The Tube ran for five years
Looking back: The Tube
In 2007, 25 years after the first edition of The Tube aired on Channel 4, we spoke to Chris Phipps about what it was like to work on the cult TV show in Newcastle.
Dire Straits, The Eurythmics, Frankie Goes to Hollywood, Culture Club, The Jam, The Smiths, Fine Young Cannibals… the list of acts that performed on Channel 4's cult TV show The Tube reads like a who's who of 80s music.
The programme, which was first aired on 5 November 1982, was broadcast live from Tyne Tees Studio 5 in Newcastle and ran for five years, breaking acts and causing plenty of controversy along the way.
Chris worked as a guest booker
"The programme was this sort of big irreverent mixture, very edgy, the sort of chemistry you take for granted now on TV," says documentary maker Chris Phipps who worked on all 150 editions of the show.
Chris moved to Tyneside from the Midlands to join The Tube as a guest booker and had the enviable job of finding bands and solo acts to play live on the one-and-a-half hour show, which also included comedy performances.
One band he remembers booking before they were big are The Proclaimers.
"They sent me a video showing them singing Letter from America walking along Leith quayside and I booked them straight away really on the strength of that because I thought they were intriguing looking because they were twins.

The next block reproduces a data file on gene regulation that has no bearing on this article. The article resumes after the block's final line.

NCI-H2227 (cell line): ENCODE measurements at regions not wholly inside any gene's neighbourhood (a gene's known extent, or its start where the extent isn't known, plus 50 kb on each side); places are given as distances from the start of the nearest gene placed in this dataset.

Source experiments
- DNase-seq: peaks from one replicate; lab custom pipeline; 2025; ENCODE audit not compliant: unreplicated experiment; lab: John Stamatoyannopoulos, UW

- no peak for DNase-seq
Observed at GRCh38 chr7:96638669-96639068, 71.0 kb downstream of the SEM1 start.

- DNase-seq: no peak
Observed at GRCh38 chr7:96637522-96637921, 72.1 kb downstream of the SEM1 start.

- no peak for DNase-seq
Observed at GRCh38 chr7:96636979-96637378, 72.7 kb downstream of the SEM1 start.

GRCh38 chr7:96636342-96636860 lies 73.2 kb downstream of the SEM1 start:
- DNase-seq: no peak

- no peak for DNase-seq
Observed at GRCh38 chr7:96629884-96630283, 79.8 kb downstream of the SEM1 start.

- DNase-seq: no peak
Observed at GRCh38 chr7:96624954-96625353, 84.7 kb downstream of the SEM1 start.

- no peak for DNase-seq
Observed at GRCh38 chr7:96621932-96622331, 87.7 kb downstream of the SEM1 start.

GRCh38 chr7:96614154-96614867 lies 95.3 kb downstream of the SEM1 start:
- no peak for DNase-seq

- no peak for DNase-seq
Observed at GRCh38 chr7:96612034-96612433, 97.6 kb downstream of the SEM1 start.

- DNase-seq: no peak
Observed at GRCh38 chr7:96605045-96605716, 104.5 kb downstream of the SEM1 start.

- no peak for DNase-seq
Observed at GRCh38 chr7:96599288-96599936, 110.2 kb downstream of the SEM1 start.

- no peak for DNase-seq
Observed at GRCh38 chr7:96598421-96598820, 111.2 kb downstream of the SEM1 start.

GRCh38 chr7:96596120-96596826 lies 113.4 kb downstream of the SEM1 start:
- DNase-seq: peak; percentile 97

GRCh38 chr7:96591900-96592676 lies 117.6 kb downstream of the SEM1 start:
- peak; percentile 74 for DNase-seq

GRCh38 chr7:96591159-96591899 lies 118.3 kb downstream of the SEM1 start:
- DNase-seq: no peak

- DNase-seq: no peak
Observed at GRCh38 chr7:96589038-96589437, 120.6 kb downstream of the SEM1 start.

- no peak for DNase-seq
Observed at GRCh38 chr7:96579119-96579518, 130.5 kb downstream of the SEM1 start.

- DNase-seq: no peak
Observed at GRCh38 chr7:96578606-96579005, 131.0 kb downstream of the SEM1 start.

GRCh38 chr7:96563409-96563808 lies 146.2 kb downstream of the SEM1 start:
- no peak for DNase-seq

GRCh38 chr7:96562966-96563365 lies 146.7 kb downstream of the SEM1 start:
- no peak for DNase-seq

"I stood or fell by the decision I made when I booked an act and they weren't always the right bookings… but that's the thrill of it really, taking that chance."
The show featured comedy as well as music
The Tube became famous for its unpredictable and irreverent presentation style and not surprisingly Chris, who later became an assistant producer, remembers that things could get a bit hair-raising on set.
"The hairiest moments really were when you couldn't find people prior to their appearance - like Iggy Pop completely disappeared before he was due on and was found like one minute before he was due to go on in the entrance, lost."
"There's always this horrible thought just before you go on air 'are the timings going to work', because until you're on air you don't know really. And of course you always wondered what Jools [Holland] and Paula [Yates] were going to say."
As you'd expect with so many pop stars involved there was also an element of "divaism" at times – Chris recalls that Morrissey demanded truckloads of flowers to be spread over the floor before he would perform!
But, he says, there was never anything too serious, because doing The Tube the bands felt like they were doing a proper gig.
Of it's time
There were also tensions within the production team and these are often cited as one of the main reasons the programme came to an end in 1987. However Chris thinks these tensions had their advantages.
"It's like a band – out of the tensions come the good decisions. Tensions are ultimately creative."
So why does he think The Tube came to an end after just five years?
"I think it had run out of steam – the whole dance and club influence was coming into the charts and into music and it's very limiting showing dance and club music – it's very difficult to show visually… and times were changing, MTV was coming in.
"I think the programme was perfect for the 80s – all good music programmes are of their time."
last updated: 19/05/2008 at 12:25
Have Your Say
paul crawford from london